Strength and Resilience: A Steady Hand Creates Beauty
Navajo weaving is both an art form and a labor of love. That’s because these highly-detailed rugs, blankets and weavings aren’t just for comfort; they tell a historic tale of a proud people through beauty and innovative creativity.
The origin of these well-woven textiles may have been passed down in story from Spider Woman who taught the first weavers to weave by use sunlight, white shells, lightning and crystals.
Here is more information about the historic methods of working with the wool after it is shorn from the sheep.
Traditional Hand Carding
Historically, fleece and fibers were prepared before they could be used for weaving. Hand carding is the process of separating and straightening wool fibers using wooden paddles with wire “teeth” or bristles.
It works like this: the top “card” hooks its teeth into the wool in one direction, while the bottom “card” hooks its teeth in going the opposite direction. The weaver then works to gently tease and pull apart the wool creating evenly distributed layers, varying fiber lengths, eliminating any foreign matter inside, and improve fiber resiliency.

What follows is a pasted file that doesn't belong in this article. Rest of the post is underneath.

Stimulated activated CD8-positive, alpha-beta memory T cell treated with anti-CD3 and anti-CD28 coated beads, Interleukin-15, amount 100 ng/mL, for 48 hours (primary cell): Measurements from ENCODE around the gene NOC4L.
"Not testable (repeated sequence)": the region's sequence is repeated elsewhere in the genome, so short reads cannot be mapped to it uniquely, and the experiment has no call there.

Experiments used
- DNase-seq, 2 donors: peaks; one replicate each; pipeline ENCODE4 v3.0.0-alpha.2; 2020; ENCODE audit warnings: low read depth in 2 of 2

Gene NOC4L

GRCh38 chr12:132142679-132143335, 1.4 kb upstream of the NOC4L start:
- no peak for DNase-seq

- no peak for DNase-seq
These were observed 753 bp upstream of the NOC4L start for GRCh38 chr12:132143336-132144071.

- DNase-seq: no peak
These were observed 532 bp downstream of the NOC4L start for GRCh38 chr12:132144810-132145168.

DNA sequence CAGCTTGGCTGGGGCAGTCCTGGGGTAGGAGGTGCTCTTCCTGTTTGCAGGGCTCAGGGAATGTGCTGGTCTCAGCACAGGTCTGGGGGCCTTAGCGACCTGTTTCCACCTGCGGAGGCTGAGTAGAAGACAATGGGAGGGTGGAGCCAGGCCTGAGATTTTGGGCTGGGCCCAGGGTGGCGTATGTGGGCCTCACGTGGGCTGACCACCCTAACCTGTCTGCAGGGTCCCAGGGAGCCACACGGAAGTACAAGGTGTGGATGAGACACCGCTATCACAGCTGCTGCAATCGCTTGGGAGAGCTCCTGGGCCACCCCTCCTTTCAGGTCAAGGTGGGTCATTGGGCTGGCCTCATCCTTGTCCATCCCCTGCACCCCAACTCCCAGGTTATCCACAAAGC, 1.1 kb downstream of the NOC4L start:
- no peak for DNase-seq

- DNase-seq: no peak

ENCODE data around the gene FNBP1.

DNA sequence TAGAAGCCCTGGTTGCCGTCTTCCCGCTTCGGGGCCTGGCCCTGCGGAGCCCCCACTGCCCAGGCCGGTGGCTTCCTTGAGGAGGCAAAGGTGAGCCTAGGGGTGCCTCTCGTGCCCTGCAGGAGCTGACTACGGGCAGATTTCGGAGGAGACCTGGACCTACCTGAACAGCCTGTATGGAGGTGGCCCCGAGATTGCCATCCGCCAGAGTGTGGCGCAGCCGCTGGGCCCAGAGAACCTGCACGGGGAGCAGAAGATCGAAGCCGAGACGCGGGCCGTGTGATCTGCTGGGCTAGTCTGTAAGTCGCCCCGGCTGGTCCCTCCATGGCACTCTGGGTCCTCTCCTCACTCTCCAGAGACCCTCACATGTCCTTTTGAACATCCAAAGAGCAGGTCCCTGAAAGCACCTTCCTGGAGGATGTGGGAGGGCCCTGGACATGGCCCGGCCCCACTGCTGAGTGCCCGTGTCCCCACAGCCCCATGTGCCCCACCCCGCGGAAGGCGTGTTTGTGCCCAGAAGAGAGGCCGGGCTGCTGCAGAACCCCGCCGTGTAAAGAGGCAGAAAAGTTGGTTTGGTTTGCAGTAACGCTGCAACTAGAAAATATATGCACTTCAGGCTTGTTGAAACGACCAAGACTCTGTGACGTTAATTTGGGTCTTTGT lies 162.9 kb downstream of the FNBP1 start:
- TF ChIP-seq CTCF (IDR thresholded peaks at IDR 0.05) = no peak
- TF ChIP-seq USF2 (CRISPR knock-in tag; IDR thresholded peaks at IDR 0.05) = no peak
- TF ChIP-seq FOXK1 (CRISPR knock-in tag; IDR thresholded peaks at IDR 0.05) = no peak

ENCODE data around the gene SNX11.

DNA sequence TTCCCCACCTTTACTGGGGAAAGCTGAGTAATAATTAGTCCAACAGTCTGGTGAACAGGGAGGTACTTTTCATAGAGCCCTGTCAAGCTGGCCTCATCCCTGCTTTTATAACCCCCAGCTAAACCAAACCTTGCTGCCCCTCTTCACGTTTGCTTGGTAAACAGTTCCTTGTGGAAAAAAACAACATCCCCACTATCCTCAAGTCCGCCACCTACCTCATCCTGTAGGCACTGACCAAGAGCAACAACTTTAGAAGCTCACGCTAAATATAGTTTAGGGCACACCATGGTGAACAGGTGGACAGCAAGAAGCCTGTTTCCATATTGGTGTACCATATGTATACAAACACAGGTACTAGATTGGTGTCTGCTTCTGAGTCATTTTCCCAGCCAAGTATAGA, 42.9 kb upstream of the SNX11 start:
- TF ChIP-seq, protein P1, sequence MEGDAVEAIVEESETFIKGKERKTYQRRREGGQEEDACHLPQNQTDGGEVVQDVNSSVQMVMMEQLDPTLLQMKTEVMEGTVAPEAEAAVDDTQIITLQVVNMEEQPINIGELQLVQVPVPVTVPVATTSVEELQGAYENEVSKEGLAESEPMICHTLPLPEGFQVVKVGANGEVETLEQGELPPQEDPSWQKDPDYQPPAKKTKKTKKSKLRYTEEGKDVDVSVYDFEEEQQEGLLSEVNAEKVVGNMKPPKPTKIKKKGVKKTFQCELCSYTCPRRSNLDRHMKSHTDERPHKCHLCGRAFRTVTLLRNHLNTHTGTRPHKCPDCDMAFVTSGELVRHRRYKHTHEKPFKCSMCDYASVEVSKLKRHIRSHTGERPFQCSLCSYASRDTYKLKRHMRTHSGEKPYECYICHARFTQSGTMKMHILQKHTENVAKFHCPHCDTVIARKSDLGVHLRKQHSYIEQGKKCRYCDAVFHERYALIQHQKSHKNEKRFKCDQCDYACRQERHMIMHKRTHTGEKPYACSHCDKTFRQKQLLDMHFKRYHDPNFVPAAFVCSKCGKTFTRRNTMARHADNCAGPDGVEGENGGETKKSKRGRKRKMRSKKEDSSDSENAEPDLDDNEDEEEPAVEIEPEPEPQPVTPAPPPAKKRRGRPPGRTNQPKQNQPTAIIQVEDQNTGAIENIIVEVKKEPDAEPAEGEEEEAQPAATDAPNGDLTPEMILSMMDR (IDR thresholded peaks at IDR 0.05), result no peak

There are also two types of teeth which can be used—coarse and fine. The coarse cards are for fibers like mohair or wool, while the fine teeth can be used on soft fibers like cotton or angora.
Spinning the Perfect Thread
There are many forms in which to spin wool and the Navajo have a few techniques that can be used to form the perfect thread. The most famous and historic method is the Navajo spindle, also known as a drop spindle.
This type of spindle is generally categorized into three classes—center whorl, bottom whorl and top whorl. They all have varying degrees of speed and balance, but they can also produce different threat thickness. These “handspindles” involve spinning a stick with a weight top while the yarn twists and winds around the shaft.
Most of the historic weavings on our website are made with hand shorn, hand carded, hand spun Native Wool. Here are a couple of links to click to see weavings made using these techniques (A Historic Saddle Blanket and a Two Grey Hill Style). The Saddle Blanket (ght 2257) displayed shows the effect of the hand spinning of the natural wool along with the weavers hinge points that create depth and landscape. The Two Grey Hill (ght 2109) woven by one of the famous Two Grey Hill weavers, Bessie Manygoats, shows how fine she would have spun her wool.
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